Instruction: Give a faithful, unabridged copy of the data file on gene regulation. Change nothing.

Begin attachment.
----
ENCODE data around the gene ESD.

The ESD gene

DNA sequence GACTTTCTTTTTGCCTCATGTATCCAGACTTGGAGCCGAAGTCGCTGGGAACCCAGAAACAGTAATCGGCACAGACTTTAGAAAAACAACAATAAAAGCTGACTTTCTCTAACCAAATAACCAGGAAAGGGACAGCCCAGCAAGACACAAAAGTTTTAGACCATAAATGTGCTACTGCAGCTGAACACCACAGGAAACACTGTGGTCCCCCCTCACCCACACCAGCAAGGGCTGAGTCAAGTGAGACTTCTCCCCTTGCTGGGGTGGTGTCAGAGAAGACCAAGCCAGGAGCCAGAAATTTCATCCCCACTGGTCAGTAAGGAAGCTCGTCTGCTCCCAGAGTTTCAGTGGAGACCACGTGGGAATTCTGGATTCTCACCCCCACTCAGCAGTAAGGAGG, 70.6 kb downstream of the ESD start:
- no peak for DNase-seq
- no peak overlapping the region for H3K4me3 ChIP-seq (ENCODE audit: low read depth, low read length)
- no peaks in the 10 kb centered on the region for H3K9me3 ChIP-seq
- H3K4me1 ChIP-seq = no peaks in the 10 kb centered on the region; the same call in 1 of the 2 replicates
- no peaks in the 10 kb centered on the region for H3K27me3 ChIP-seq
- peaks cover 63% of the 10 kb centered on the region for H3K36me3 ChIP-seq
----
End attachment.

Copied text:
ENCODE data around the gene ESD.

The ESD gene

DNA sequence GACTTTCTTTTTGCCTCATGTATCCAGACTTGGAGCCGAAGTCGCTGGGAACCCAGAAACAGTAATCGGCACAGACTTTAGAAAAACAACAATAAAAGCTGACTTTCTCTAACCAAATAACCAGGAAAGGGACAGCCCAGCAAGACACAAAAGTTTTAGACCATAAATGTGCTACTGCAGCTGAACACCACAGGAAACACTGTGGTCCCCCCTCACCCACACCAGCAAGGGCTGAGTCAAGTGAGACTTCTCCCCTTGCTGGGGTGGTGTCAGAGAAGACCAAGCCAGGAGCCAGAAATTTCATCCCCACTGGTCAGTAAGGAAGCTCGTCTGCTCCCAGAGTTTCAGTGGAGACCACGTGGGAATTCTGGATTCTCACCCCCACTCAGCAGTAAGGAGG, 70.6 kb downstream of the ESD start:
- no peak for DNase-seq
- no peak overlapping the region for H3K4me3 ChIP-seq (ENCODE audit: low read depth, low read length)
- no peaks in the 10 kb centered on the region for H3K9me3 ChIP-seq
- H3K4me1 ChIP-seq = no peaks in the 10 kb centered on the region; the same call in 1 of the 2 replicates
- no peaks in the 10 kb centered on the region for H3K27me3 ChIP-seq
- peaks cover 63% of the 10 kb centered on the region for H3K36me3 ChIP-seq